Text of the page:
General Motors Co. has hired Kenneth Feinberg, a top compensation expert, to pay people harmed in crashes caused by faulty ignition switches in older-model small cars. GM says it's trying to do the right thing by making the payments. The company says at least 54 crashes and 13 deaths were caused by the problem, but lawyers and lawmakers say there will be hundreds of claims.
Here are details of the compensation plan announced Monday:
WHO'S ELIGIBLE: Drivers, passengers, pedestrians, and people in other cars involved in crashes with the GM vehicles who suffered physical injuries or relatives of people killed in crashes. Property damage claims and claims of psychological injury won't be included.
DEADLINE: People can begin applying for compensation Aug. 1. The deadline for filing a claim is Dec. 31. Feinberg expects most claims to be processed in 90 to 180 days.
COMPENSATION LIMITS: None for deaths or extreme injuries such as permanent brain damage, loss of limbs, paralysis and serious burns. Less serious injuries are limited by formulas similar to what Feinberg used to compensate those injured in the Boston Marathon bombings. People can get quick settlements based on formulas for death and extreme injuries, or they can try to prove to Feinberg that they should get more money by proving extraordinary circumstances. Feinberg says GM has placed no limit on the total he can spend. Lawyers say it will be in the billions.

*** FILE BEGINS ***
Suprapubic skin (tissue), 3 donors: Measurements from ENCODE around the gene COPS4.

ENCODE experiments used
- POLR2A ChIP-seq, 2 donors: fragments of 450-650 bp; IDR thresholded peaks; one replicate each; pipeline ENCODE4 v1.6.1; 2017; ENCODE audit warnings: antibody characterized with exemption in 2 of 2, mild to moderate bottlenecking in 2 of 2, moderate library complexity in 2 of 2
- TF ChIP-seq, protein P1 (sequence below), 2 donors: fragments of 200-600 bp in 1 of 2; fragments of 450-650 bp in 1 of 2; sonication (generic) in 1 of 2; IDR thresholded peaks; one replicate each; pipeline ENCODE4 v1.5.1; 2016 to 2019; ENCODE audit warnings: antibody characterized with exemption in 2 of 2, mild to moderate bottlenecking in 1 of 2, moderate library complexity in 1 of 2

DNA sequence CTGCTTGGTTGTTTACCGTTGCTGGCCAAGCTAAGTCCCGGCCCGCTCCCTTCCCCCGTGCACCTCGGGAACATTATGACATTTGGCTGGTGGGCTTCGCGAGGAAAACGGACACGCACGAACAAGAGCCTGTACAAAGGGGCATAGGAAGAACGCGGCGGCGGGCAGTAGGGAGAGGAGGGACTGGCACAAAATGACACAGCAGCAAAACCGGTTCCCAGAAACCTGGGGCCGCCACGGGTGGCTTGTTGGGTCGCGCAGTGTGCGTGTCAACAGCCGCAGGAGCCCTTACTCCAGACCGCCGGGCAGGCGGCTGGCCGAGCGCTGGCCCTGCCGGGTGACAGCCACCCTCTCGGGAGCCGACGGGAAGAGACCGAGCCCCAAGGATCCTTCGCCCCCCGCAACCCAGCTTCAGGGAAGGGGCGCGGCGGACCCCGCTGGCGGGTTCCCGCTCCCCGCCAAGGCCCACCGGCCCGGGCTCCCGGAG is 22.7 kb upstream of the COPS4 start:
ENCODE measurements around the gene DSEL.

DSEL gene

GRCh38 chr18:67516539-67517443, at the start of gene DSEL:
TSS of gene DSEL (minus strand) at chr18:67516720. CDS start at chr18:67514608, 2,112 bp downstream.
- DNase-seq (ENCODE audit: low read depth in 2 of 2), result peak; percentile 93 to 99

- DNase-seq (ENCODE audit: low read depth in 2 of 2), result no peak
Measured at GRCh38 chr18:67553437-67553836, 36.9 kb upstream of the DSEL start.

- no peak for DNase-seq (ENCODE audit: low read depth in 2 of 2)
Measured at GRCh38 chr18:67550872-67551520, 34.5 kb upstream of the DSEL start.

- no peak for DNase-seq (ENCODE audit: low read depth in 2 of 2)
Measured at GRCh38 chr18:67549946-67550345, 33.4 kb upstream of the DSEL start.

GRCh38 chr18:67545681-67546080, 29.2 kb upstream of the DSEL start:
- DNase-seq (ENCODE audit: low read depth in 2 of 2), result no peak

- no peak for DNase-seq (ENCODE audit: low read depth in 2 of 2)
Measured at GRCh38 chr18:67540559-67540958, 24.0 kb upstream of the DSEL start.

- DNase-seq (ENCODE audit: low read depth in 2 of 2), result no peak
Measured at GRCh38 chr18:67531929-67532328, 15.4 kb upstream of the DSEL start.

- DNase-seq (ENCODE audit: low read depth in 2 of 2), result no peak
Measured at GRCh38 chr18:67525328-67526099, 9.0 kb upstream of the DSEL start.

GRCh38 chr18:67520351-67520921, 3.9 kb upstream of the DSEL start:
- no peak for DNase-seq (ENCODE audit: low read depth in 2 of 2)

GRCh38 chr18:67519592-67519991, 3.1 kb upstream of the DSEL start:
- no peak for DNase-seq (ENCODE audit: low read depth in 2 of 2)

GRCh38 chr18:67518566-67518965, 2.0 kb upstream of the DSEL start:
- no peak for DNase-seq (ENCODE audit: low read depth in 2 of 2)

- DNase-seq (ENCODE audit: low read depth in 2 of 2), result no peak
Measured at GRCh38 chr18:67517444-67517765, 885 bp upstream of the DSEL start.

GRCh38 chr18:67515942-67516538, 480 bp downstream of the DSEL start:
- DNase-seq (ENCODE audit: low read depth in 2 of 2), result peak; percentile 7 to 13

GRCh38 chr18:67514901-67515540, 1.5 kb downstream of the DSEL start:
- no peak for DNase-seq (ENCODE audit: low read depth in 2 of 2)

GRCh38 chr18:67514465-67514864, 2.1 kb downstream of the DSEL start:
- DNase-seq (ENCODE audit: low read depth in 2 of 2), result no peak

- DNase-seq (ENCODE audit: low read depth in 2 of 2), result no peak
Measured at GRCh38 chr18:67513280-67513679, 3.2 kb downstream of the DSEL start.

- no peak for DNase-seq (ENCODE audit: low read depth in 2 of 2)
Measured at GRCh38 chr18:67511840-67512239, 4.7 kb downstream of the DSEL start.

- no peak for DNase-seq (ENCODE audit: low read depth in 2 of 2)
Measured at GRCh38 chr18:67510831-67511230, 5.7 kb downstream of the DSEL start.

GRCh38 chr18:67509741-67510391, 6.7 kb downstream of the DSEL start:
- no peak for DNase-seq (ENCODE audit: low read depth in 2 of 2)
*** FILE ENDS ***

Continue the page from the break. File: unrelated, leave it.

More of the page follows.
BURDEN OF PROOF: Claims must show that the crashes were caused by faulty GM small-car ignition switches. The switches can unexpectedly slip from "run" to "accessory," shutting off the engines and causing loss of power steering and brakes. The air bags also are disabled. Crashes in which the air bags deployed likely won't be eligible, because if the air bags worked, the switch was working too. Feinberg said people with extenuating circumstances -- i.e. drivers who were drunk or speeding -- can still apply for compensation.
RIGHT TO SUE: Those who settle with Feinberg give up their right to sue.
AFFECTED MODELS: About 2.6 million small cars worldwide, including the 2005-2007 Chevrolet Cobalt and Pontiac G5; 2003-2007 Saturn Ion; 2006-2007 Chevrolet HHR, Pontiac Solstice and Saturn Sky; 2005-2007 Pontiac Pursuit; 2007 Opel/Vauxhall GT and 2007 Daewoo G2X. New models (2008-2011) of the same cars that got the switches as replacement parts are also included.